The second assumption, as the listener, is that there is something outside myself that is worth my listening. This assumption is based on the important maturation moment in which I realize I have something to learn (even though whether I am willing to admit it, I have been a learner all my life). It is the assumption that, mysteriously, I and the world will be better off if I listen and learn what is being spoken. 


Both of these assumptions bring into my consideration of communication, an additional essential variable. Communication, REAL communication, involves, I submit, some level of caring.


It is worth my time to make the effort to discover and use carefully the words that communicate the content of my deeply held convictions. But, how do “I”, ultimately, care? What does it require of me? But, is it worth it to me, to care?! Am I willing to listen to the answer and pay the price that caring requires?


I mentioned that “silence is a substantial preexisting environment out of which legitimate communication arises.” What does that mean? It is my conviction that silence is the context of true caring.  Kind of mystical, I know, but true nonetheless. The deepest caring I have received and offered without exception is silent presence and shared joy or sorrow in that silence. 


Do I care enough to be silent even though I could say something, knowing that the silence is more communicative? Do I care enough to not listen when listening would just perpetuate brokenness and be understood as sponsorship of a behavior or conviction? We are so addicted to words that I am not sure everyone who reads that will “get it.”


Do I care??  If I say I do, then, what is the content of my caring?  Do I care about those who are the recipients of my “blog,” those who hear (maybe listen) to my voice?  Or am I speaking (yelling) just to delight in the sound of my own words/voice? Am I building bridges or just subtlety or not so subtlety destroying everybody else’s?


I am amazed by the “blogging world”—what an opportunity for communication, reconciliation, and transformation. I am troubled by the same “blogging world”—what an opportunity for rampant narcissism, division, and condemnation.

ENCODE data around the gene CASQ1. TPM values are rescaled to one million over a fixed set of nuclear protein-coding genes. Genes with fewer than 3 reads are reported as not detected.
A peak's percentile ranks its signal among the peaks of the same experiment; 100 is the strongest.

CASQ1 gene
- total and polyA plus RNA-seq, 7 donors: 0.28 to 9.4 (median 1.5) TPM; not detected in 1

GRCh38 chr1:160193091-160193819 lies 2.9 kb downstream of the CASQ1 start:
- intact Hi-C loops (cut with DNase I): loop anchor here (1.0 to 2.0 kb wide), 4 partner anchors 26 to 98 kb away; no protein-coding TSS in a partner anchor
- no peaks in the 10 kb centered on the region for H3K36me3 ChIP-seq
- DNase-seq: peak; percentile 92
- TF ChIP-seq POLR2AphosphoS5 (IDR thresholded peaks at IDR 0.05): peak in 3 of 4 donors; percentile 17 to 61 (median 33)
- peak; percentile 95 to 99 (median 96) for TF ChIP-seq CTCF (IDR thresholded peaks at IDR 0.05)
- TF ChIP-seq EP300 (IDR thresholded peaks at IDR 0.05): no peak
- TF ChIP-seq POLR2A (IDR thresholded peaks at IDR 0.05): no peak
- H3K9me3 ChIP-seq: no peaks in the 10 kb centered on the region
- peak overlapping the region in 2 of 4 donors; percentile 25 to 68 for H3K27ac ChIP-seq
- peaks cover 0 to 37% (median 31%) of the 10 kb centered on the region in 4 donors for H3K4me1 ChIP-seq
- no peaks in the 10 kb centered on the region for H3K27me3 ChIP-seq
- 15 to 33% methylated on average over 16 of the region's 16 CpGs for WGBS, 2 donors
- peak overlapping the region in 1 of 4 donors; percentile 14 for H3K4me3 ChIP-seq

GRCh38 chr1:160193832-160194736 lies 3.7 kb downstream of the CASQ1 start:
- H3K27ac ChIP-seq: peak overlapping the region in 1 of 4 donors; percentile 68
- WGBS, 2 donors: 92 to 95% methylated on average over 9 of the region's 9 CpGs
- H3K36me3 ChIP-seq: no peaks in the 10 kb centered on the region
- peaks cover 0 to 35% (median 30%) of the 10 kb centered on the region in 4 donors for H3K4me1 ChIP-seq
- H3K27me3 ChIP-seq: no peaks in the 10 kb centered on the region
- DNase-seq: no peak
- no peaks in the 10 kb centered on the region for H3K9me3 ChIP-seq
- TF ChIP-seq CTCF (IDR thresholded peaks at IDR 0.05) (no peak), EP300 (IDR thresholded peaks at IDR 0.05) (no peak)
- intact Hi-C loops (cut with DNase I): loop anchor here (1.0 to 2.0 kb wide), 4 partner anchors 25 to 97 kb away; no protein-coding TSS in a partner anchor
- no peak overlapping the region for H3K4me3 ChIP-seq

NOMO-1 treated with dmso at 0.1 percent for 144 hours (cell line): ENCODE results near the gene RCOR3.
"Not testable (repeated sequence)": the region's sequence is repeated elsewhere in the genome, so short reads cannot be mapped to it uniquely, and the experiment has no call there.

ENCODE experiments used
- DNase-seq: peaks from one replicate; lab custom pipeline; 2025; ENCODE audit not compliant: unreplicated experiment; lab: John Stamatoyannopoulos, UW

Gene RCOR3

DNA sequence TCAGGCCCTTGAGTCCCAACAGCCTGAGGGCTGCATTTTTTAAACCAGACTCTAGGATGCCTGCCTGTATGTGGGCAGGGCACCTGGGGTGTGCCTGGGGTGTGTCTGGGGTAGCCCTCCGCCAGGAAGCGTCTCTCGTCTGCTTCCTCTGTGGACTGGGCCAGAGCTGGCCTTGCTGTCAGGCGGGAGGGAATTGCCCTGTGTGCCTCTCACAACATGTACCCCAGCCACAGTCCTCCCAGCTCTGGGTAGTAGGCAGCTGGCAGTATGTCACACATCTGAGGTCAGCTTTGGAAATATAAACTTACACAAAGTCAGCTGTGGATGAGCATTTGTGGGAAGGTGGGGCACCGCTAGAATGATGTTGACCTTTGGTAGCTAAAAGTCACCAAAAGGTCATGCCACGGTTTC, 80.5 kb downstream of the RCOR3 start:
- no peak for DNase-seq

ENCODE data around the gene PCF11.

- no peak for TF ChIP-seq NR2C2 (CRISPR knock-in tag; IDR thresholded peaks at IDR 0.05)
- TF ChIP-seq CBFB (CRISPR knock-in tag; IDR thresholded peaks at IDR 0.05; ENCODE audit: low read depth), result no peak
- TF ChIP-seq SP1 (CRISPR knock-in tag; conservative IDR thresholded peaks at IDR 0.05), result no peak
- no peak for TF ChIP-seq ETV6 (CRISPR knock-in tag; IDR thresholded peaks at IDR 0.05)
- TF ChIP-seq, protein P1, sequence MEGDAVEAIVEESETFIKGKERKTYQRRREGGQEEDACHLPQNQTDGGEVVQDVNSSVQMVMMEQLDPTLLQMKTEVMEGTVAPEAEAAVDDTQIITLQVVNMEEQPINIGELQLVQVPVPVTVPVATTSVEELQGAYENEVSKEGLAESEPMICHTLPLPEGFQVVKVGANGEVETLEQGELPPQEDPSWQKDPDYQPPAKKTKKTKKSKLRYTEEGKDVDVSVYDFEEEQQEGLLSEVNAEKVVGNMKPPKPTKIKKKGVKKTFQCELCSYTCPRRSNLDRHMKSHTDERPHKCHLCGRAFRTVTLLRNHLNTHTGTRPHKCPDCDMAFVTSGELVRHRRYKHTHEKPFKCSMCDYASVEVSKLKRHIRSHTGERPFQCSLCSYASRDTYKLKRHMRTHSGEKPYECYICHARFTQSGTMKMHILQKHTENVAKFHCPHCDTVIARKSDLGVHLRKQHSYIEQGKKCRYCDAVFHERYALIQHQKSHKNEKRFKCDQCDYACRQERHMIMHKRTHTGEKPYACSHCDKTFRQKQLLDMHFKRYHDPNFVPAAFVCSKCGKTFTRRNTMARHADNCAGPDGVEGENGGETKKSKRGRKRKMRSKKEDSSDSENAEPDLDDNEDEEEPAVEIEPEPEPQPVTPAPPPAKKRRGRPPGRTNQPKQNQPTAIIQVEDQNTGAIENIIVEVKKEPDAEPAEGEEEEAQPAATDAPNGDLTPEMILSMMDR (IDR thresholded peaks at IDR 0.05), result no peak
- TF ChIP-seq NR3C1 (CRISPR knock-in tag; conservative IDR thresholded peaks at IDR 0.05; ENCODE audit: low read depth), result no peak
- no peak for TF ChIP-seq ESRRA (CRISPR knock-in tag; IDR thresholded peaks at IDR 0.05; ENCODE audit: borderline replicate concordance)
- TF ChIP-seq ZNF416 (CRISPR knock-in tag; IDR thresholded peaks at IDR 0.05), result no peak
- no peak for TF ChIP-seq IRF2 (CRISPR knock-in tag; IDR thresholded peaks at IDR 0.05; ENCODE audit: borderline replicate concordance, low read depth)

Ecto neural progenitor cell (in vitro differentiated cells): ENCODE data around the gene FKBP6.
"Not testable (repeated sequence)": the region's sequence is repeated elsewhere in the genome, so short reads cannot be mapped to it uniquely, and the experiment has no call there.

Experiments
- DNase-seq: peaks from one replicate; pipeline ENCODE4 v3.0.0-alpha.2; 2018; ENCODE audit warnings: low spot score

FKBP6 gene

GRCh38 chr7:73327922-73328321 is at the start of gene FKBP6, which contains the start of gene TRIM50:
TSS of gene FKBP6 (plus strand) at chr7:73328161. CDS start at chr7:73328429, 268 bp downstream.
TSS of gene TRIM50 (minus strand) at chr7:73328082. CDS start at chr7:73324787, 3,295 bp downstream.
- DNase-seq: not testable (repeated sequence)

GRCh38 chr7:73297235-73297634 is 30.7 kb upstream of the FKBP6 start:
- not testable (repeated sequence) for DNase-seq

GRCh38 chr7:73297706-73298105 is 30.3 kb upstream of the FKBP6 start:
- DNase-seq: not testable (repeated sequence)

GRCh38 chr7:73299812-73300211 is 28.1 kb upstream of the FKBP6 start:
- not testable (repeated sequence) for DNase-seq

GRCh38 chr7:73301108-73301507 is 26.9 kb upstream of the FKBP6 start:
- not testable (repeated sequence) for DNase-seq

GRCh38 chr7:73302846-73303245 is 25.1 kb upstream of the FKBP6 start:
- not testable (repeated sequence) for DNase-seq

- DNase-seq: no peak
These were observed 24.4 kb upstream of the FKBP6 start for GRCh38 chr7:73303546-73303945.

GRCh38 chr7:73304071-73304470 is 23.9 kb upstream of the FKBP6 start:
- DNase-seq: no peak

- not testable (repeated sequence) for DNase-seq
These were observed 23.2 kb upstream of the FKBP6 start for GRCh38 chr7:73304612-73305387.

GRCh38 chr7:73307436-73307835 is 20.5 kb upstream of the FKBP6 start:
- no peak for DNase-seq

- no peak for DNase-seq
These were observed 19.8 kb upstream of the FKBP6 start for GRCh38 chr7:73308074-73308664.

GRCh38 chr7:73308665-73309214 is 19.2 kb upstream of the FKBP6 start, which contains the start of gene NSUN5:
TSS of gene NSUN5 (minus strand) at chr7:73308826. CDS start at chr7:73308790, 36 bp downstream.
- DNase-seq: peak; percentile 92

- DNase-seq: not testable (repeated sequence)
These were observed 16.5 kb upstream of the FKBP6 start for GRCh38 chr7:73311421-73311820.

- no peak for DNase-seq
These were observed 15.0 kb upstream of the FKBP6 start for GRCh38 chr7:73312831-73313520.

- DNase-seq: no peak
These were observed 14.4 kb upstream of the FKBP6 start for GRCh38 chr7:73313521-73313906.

Communication is a choice.  It is a choice to be open. It is a choice to reach out and to allow someone else to reach in.  I believe that real communication (which involves coming together rather than choosing to stay apart) is fueled by the desire for right and good will to triumph over evil. Communication, when I have experienced it in this way, has been for me and others the source of much confidence regarding the course of history globally and locally.


Blogging is an image of much in my life. As the actress asks the director, “What is my motivation in this scene?” Blogging is a “scene” for millions.


It is my scene if I am dedicated to communication. When I caringly [even perhaps lovingly (?!)] reach out with my words or I desire to listen to the other person, the darkness of isolation and alienation is “put to flight.”


Is the blog world another version of the tower of Babel – lots of words and little or no communication?  Or, is the blog world a Pentecost of a sort, in which even though you and I may be speaking in different languages, we mysteriously understand one another in a new way and  are able to connect deeply for a greater purpose than their own personal interests.


I wonder about my motivation and I wonder about yours ….


— Fr. Thomas

The Tragedy of Anxiety

The tendency to be anxious about many things reveals a lack of trust in God’s loving-kindness, the foundation of all Divine provision. Among the things about which we are often anxious are the things mentioned in Matthew 6.25-33: what we will wear, what we will eat, or by implication, where we shall live. Elder Paisios, of the Holy Mountain, points to the tendency we all have to expend our energies on things that are not worthy of its expenditure. It is said of the great Elder, “He would say that God is greatly touched when someone who is in great suffering does not complain, but rather uses his energy to pray for others.”